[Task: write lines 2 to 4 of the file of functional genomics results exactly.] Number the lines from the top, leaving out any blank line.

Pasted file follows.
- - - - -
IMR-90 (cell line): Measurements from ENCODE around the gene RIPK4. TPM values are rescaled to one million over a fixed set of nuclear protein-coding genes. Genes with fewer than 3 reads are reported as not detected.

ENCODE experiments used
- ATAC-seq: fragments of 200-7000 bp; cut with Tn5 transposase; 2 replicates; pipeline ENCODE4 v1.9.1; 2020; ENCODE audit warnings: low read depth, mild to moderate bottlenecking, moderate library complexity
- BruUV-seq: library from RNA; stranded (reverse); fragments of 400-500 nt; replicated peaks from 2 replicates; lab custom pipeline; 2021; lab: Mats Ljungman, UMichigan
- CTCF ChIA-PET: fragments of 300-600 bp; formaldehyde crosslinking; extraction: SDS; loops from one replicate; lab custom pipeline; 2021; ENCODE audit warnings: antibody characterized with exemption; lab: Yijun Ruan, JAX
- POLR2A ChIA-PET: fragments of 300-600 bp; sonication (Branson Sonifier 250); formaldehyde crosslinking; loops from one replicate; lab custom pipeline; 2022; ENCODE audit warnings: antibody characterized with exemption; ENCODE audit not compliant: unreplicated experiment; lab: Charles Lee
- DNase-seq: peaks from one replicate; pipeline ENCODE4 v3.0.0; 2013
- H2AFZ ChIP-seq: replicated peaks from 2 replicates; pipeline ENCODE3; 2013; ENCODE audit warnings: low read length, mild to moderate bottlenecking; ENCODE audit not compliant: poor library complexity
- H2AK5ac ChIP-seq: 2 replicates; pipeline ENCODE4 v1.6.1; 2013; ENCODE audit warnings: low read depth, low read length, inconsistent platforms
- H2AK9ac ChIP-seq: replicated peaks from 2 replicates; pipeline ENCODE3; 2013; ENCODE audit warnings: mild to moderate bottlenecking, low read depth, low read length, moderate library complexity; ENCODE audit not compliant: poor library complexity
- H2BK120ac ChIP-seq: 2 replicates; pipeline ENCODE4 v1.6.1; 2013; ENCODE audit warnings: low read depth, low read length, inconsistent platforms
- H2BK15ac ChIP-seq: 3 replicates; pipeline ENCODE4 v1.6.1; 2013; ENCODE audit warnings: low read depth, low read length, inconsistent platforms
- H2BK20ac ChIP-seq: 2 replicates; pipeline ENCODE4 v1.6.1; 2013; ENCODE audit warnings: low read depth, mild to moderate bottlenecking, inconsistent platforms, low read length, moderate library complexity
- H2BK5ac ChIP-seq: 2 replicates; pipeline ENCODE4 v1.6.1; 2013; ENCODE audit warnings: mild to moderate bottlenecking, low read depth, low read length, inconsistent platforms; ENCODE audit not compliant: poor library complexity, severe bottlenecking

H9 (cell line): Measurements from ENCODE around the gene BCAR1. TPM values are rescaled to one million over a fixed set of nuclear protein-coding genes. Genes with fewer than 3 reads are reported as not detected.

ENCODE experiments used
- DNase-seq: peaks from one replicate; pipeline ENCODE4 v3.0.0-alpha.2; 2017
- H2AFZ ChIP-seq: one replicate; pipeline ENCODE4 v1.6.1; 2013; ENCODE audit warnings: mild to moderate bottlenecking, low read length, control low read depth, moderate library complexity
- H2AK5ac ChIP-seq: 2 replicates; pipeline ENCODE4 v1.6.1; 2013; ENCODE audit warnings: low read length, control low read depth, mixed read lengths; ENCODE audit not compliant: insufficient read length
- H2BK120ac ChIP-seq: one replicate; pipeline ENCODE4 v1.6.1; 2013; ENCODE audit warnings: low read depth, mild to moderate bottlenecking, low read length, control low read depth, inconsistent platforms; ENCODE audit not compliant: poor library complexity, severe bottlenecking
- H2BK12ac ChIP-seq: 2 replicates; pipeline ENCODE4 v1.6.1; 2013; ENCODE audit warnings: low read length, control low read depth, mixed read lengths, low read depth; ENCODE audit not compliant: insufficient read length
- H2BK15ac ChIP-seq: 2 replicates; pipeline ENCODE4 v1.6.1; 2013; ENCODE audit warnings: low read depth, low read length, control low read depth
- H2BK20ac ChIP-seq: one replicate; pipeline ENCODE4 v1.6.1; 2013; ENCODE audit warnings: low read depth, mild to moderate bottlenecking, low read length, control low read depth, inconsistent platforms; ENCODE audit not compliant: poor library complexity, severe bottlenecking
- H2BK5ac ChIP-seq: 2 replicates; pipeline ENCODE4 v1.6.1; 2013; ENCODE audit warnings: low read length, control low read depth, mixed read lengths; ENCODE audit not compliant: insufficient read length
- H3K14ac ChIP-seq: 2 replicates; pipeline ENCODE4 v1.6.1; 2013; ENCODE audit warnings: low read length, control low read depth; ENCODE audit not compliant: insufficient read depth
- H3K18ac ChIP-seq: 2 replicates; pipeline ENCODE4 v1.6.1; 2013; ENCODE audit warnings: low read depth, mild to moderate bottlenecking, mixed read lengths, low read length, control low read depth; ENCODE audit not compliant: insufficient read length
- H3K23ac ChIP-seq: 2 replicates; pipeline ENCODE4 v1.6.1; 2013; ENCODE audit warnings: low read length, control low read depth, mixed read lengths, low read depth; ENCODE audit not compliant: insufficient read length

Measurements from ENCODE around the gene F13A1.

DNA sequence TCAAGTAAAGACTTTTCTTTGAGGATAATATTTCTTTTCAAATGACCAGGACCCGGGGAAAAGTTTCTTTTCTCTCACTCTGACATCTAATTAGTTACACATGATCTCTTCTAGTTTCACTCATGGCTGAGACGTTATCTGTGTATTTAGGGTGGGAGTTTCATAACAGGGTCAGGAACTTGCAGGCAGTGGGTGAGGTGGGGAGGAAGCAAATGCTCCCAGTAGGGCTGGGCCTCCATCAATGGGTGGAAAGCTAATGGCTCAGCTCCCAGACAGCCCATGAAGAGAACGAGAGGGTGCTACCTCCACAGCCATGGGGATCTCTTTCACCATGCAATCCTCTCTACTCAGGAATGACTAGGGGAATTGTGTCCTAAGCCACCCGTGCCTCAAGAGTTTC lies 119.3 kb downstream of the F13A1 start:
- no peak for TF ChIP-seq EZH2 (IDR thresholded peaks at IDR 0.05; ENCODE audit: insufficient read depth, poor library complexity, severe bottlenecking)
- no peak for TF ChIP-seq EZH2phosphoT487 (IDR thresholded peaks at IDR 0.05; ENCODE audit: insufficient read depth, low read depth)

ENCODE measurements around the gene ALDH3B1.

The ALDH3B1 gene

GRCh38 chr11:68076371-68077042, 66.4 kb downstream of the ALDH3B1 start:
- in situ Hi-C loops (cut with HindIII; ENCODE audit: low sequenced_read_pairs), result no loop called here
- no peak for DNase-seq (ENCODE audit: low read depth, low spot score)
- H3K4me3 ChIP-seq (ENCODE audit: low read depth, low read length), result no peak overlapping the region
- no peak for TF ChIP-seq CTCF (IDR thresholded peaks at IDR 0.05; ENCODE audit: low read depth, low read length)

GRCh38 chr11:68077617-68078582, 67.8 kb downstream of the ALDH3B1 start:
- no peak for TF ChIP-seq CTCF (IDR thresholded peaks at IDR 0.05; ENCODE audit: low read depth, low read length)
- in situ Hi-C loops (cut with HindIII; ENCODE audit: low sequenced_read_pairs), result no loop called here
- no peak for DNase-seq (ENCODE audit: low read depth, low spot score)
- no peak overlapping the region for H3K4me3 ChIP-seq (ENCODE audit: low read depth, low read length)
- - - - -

ENCODE experiments used
- ATAC-seq: fragments of 200-7000 bp; cut with Tn5 transposase; 2 replicates; pipeline ENCODE4 v1.9.1; 2020; ENCODE audit warnings: low read depth, mild to moderate bottlenecking, moderate library complexity
- BruUV-seq: library from RNA; stranded (reverse); fragments of 400-500 nt; replicated peaks from 2 replicates; lab custom pipeline; 2021; lab: Mats Ljungman, UMichigan